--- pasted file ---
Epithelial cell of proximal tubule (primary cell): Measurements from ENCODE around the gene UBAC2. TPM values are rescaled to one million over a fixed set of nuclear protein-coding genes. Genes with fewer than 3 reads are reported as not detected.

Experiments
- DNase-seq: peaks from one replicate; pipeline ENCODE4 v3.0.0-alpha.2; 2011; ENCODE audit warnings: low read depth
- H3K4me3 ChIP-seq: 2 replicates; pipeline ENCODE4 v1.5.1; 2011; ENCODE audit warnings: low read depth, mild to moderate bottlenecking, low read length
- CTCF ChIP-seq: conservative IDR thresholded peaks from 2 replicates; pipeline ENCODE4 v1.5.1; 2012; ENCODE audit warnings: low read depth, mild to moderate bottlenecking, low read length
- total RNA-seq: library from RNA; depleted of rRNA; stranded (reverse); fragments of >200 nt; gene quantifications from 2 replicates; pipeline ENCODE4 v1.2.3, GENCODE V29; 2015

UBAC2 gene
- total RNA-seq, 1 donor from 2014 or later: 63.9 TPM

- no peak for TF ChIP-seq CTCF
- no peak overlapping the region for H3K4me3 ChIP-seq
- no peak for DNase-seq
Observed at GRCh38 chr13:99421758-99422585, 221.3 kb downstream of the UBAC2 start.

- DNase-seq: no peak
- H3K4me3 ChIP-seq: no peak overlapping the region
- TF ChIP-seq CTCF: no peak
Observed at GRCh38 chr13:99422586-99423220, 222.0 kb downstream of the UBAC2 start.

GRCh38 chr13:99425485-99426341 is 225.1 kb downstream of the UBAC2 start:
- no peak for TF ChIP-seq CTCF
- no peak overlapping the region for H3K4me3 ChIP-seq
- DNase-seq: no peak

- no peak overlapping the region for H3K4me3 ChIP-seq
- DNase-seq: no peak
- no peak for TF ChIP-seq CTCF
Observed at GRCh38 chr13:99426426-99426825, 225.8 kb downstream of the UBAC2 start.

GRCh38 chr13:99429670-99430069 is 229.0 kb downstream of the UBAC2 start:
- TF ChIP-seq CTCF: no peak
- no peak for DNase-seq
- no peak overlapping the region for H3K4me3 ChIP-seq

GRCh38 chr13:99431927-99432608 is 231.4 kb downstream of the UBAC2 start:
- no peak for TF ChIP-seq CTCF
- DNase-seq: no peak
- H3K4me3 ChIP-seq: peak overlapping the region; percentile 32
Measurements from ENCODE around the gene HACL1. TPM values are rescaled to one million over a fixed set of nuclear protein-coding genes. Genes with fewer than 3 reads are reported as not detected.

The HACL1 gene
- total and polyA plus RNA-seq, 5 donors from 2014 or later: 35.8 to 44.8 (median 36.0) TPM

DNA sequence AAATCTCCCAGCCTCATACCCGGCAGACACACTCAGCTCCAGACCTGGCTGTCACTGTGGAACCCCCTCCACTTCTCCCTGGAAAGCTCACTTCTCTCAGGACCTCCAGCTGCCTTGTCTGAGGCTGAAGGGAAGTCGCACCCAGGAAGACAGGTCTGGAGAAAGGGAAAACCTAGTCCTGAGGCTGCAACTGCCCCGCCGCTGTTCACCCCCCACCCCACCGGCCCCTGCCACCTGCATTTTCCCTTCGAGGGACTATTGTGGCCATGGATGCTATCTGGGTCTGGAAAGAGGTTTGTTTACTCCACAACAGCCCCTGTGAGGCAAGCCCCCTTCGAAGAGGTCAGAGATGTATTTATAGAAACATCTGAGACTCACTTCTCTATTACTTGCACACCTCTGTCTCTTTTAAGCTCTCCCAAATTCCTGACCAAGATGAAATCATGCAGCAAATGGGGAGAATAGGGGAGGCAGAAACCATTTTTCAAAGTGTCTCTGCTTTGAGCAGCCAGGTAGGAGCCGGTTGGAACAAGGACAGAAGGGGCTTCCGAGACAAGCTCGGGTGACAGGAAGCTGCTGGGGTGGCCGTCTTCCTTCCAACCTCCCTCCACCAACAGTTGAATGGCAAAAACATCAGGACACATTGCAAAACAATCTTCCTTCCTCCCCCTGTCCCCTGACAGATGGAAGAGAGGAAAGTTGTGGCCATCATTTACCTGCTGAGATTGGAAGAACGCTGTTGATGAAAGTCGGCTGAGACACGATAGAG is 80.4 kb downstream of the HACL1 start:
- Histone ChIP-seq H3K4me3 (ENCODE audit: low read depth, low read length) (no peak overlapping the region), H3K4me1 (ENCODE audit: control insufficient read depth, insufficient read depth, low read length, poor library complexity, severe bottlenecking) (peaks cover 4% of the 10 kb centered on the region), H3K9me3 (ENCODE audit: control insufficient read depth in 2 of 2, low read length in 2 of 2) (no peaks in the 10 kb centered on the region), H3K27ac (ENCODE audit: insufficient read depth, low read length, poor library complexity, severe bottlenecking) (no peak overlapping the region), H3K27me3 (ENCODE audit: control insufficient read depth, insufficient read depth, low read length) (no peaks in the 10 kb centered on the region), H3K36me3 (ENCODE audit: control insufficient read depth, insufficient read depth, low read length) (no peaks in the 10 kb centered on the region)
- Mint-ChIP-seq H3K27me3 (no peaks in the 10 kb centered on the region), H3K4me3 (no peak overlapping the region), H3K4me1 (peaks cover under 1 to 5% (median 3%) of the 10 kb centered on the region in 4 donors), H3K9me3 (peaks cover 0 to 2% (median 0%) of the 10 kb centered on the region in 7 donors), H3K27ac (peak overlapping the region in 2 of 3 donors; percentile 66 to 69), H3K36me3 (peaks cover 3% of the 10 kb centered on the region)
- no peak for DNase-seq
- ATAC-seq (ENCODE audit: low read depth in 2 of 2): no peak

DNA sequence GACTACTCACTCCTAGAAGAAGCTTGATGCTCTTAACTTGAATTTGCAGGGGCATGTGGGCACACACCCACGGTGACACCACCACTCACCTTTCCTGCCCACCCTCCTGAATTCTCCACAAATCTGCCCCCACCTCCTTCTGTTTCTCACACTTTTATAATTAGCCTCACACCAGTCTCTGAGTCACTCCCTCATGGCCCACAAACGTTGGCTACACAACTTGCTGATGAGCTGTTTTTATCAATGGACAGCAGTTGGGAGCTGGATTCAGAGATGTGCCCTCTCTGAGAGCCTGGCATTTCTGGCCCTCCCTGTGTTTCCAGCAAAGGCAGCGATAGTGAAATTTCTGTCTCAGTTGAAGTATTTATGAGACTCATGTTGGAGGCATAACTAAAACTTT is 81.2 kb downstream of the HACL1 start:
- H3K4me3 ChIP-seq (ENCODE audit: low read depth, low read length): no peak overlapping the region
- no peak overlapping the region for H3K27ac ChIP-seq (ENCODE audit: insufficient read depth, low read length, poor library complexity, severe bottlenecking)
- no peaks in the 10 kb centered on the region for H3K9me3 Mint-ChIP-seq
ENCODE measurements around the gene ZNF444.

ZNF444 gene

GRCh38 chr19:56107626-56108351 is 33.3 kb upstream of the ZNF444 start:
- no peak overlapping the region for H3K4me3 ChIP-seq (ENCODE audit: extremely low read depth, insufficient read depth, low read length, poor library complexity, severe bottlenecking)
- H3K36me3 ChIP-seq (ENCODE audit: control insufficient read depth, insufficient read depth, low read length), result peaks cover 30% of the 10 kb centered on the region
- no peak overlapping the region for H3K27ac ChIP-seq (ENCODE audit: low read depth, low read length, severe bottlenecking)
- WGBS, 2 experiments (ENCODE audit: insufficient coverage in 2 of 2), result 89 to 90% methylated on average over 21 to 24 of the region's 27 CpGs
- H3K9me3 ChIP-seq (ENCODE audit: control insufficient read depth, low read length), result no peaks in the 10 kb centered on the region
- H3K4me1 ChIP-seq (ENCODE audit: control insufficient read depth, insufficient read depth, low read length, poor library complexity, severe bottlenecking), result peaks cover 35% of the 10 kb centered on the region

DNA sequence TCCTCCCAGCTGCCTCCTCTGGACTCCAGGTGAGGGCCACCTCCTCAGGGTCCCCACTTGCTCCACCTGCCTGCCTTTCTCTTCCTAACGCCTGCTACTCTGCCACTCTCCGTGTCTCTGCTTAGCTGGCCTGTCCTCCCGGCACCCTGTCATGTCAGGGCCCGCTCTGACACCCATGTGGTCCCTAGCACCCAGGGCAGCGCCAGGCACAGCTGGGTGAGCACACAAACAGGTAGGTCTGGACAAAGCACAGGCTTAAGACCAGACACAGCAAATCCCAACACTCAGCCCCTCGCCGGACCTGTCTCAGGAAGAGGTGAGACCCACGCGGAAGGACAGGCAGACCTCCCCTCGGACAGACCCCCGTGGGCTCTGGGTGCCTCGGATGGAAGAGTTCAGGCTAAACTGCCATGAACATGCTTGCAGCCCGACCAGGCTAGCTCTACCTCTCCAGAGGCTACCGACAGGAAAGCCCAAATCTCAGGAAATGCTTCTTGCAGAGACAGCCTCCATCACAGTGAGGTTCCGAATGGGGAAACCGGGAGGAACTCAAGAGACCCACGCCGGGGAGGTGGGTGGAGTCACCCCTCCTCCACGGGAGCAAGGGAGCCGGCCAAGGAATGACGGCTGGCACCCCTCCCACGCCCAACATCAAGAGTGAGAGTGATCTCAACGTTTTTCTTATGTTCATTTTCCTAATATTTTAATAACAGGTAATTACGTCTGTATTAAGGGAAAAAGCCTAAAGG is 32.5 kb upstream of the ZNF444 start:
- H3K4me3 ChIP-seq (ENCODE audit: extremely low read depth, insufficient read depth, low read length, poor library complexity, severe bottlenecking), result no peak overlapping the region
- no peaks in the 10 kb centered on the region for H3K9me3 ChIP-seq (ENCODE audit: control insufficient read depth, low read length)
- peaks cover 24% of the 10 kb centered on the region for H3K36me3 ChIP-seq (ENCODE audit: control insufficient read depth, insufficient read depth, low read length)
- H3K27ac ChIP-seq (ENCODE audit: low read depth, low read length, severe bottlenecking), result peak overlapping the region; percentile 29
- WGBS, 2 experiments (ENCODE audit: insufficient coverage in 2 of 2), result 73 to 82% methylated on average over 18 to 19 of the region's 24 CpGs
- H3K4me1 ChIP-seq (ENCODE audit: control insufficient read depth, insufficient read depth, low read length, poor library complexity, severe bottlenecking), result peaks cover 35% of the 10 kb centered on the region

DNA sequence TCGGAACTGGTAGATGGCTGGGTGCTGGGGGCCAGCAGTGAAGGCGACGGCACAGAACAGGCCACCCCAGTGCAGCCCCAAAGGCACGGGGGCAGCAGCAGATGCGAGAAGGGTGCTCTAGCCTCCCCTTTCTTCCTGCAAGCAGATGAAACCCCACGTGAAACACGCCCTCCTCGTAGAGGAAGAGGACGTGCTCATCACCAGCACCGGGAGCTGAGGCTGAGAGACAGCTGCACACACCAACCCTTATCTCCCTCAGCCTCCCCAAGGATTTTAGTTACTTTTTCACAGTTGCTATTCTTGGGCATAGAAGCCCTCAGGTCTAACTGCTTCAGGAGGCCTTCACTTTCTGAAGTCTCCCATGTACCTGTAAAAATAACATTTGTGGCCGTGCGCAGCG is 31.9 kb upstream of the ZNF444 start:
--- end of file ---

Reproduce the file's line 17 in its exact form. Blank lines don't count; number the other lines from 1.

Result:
GRCh38 chr13:99425485-99426341 is 225.1 kb downstream of the UBAC2 start: